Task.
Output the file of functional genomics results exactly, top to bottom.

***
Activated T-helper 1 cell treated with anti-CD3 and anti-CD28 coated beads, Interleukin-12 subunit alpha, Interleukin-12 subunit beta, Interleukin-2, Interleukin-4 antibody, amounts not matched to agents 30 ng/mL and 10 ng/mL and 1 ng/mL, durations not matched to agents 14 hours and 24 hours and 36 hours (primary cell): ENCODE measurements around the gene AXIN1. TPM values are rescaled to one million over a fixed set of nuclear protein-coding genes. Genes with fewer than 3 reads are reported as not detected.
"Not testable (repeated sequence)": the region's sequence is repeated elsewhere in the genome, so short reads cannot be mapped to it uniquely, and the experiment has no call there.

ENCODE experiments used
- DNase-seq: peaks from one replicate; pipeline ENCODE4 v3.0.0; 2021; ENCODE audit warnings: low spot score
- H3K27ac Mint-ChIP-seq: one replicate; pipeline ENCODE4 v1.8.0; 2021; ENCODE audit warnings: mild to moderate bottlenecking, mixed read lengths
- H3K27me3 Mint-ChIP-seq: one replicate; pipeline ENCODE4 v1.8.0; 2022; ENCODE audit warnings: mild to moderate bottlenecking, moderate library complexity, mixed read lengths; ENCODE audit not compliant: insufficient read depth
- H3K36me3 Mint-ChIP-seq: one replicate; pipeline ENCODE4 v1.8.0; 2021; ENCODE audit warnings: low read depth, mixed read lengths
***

Activated T-helper 1 cell treated with anti-CD3 and anti-CD28 coated beads, Interleukin-12 subunit alpha, Interleukin-12 subunit beta, Interleukin-2, Interleukin-4 antibody, amounts not matched to agents 30 ng/mL and 10 ng/mL and 1 ng/mL, durations not matched to agents 14 hours and 24 hours and 36 hours (primary cell): ENCODE measurements around the gene AXIN1. TPM values are rescaled to one million over a fixed set of nuclear protein-coding genes. Genes with fewer than 3 reads are reported as not detected.
"Not testable (repeated sequence)": the region's sequence is repeated elsewhere in the genome, so short reads cannot be mapped to it uniquely, and the experiment has no call there.

ENCODE experiments used
- DNase-seq: peaks from one replicate; pipeline ENCODE4 v3.0.0; 2021; ENCODE audit warnings: low spot score
- H3K27ac Mint-ChIP-seq: one replicate; pipeline ENCODE4 v1.8.0; 2021; ENCODE audit warnings: mild to moderate bottlenecking, mixed read lengths
- H3K27me3 Mint-ChIP-seq: one replicate; pipeline ENCODE4 v1.8.0; 2022; ENCODE audit warnings: mild to moderate bottlenecking, moderate library complexity, mixed read lengths; ENCODE audit not compliant: insufficient read depth
- H3K36me3 Mint-ChIP-seq: one replicate; pipeline ENCODE4 v1.8.0; 2021; ENCODE audit warnings: low read depth, mixed read lengths